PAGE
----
Now, as Nel says, even though he used unfortunate terminology, it doesn't go into SARU's back pocket.

It has to pay for all the incoming teams costs and whatever is left over goes to SARU's general budget.

Rustenburg is a 30 000 seater so, using Verster's analysis, once they sell 20 000 tickets at R200, they break even on the SARU guarantee. If they sell the other 10 000 tickets they have R2m to cover costs like VAT (R840k), security etc.

If they are clever and creative, using volunteers as much as possible, they can still get a nice little windfall and SARU lose nothing either.

So, the Leopards should gain, SARU lose nothing. It's the bigger host union with a 50 000 seater or 60 000 seater that loses out.

In fact, think about it - the taxpayer subsidises soccer to put on international matches.

By a huge contrast, rugby pays at least R840 000 INTO the tax coffers for every match staged.

That's before VAT on food, drinks and merchandise is calculated - which will be absolutely minimum at soccer and very large at rugby.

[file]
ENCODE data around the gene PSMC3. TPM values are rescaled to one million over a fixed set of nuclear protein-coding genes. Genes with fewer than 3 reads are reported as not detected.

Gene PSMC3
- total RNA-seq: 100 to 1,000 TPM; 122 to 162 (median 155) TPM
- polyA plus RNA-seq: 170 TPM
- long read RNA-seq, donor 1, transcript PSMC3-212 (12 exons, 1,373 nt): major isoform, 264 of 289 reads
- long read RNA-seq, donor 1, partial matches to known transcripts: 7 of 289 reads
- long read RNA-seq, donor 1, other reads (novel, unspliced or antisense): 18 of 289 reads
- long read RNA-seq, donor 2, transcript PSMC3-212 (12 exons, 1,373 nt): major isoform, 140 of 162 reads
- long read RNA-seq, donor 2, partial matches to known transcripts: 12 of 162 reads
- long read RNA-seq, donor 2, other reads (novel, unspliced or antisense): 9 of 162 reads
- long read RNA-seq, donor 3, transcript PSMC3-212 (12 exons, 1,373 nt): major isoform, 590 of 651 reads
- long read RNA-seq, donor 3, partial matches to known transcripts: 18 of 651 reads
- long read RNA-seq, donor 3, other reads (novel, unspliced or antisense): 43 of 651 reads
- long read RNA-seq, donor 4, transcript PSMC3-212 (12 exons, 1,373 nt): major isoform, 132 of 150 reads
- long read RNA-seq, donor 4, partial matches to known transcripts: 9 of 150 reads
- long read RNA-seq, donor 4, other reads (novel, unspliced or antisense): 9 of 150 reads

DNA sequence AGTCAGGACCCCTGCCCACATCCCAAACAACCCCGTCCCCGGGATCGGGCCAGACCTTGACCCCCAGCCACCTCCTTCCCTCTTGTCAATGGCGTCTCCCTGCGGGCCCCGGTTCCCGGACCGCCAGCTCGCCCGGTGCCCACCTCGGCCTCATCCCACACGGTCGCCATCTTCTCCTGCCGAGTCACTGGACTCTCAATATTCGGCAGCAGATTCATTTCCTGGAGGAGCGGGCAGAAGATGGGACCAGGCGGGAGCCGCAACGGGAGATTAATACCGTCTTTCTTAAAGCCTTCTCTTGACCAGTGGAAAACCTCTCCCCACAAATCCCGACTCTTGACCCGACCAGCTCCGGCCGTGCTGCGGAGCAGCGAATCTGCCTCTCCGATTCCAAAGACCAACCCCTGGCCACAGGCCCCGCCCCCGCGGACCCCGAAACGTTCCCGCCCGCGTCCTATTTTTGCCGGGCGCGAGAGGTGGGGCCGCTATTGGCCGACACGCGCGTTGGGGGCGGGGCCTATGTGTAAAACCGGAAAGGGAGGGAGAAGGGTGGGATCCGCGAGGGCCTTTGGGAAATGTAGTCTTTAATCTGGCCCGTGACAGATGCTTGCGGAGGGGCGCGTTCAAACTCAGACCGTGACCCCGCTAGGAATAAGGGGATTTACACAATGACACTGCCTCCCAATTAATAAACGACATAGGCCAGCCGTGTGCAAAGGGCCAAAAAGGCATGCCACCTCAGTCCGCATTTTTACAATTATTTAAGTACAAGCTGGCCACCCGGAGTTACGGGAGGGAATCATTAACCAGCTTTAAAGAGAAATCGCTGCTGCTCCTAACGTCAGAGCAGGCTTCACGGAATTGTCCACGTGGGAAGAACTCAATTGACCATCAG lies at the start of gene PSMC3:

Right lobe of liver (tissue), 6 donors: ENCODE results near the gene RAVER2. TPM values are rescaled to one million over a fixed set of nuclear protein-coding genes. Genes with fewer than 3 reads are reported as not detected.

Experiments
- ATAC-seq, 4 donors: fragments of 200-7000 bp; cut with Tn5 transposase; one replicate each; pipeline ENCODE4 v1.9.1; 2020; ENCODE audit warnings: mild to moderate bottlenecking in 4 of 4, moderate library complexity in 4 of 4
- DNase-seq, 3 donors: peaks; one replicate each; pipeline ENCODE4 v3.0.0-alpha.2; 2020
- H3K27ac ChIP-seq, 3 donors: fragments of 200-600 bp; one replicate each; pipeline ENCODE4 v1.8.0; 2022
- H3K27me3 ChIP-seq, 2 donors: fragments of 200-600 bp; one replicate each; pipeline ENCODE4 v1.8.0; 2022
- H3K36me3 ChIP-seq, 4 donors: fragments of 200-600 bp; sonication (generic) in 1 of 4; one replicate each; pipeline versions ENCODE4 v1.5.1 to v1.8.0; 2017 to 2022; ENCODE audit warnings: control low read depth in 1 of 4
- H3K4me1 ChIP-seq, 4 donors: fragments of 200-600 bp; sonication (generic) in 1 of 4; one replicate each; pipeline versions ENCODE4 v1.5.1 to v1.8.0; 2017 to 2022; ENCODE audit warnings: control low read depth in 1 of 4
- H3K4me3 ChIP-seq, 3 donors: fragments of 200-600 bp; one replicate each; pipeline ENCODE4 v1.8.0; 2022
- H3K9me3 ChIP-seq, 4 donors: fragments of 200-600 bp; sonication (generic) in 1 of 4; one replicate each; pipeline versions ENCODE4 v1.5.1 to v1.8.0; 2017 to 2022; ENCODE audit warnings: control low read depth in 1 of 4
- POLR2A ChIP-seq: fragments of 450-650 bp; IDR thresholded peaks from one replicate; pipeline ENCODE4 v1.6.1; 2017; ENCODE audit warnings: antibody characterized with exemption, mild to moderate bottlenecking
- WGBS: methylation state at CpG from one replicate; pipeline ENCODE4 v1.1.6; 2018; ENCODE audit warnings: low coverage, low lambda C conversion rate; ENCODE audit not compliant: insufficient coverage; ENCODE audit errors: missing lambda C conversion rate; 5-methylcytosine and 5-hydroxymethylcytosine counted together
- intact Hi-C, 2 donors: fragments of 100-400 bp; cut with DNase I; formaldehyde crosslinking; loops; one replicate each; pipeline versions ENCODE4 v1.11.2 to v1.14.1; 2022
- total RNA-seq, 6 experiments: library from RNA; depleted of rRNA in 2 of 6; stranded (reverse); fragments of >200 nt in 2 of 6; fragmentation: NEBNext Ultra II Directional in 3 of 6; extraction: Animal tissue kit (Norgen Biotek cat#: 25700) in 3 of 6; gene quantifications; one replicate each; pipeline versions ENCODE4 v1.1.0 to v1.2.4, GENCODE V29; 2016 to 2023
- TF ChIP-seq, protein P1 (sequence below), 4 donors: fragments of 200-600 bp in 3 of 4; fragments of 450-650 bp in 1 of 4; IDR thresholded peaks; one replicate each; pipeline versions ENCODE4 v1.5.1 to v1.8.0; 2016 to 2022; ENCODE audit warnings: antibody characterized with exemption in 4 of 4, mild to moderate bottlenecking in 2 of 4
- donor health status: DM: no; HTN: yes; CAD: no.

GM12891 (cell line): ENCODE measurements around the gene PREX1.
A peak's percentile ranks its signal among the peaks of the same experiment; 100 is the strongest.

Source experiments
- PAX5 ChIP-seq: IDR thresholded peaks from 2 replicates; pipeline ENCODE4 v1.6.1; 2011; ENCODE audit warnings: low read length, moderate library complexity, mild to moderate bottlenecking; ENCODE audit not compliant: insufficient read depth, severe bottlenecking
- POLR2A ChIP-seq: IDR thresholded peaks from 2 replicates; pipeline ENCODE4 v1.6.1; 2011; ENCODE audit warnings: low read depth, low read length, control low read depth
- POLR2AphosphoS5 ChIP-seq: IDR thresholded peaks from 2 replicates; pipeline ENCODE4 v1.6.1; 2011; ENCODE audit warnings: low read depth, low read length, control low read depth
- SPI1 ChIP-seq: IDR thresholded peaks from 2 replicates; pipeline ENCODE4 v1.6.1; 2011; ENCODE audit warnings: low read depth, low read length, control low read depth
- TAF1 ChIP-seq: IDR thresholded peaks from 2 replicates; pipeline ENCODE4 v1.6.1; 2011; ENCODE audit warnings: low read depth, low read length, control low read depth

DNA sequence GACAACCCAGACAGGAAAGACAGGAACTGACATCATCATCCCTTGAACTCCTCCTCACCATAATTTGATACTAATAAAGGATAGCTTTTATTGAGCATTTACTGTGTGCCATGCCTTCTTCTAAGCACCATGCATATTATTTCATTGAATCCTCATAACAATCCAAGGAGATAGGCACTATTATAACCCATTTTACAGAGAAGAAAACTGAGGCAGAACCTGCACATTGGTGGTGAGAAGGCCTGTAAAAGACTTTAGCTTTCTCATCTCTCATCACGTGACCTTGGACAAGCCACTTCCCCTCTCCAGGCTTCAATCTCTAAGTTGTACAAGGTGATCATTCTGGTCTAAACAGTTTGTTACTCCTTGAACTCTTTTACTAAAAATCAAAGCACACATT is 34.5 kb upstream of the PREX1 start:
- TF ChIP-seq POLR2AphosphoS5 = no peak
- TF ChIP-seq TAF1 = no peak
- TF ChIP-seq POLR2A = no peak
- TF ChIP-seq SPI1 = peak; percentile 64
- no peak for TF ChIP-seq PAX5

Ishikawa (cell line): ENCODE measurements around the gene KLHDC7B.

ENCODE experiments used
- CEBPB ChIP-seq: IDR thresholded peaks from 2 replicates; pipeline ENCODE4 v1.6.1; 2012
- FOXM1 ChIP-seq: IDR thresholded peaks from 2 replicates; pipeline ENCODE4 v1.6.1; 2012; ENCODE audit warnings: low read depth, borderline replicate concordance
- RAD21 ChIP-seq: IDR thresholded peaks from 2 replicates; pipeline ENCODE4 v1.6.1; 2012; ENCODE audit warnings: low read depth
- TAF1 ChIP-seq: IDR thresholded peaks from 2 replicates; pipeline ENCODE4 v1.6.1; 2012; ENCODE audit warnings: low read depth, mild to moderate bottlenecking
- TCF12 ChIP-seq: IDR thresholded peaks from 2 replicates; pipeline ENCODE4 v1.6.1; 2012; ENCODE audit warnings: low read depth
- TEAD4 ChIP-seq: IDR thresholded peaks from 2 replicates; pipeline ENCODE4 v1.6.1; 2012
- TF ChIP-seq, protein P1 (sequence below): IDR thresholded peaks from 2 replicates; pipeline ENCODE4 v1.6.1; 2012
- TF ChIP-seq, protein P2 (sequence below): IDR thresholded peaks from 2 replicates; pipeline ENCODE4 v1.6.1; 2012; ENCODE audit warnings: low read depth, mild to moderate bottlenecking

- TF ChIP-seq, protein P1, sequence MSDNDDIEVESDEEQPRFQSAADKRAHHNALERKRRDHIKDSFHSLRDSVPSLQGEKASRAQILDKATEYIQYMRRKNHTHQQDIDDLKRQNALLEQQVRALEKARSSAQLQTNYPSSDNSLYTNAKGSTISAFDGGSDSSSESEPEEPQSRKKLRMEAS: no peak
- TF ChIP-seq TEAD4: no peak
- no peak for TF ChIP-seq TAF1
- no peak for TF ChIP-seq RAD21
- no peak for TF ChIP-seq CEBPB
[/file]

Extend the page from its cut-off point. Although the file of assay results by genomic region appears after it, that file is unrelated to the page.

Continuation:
So, in effect rugby pays the government over a million rand each time a test is played in SA in direct match day VAT takings.

But the government pay soccer to stage matches.

Is that fair? Is it counted when the government tell soccer it is not okay to lose whilst telling rugby it is okay to lose?

Is it counted when SARU are accused of not doing enough to spread the game?

It is high time that rugby stopped cowering behind the bushes and got an actuarial team in to quantify exactly what rugby's contribution to the nations coffers is. You'd be bowled over.

It's BIG business - that's why it shouldn't be left in the hands of amateurs.
 
Great argument Ras!!!  
Not even a whisper.....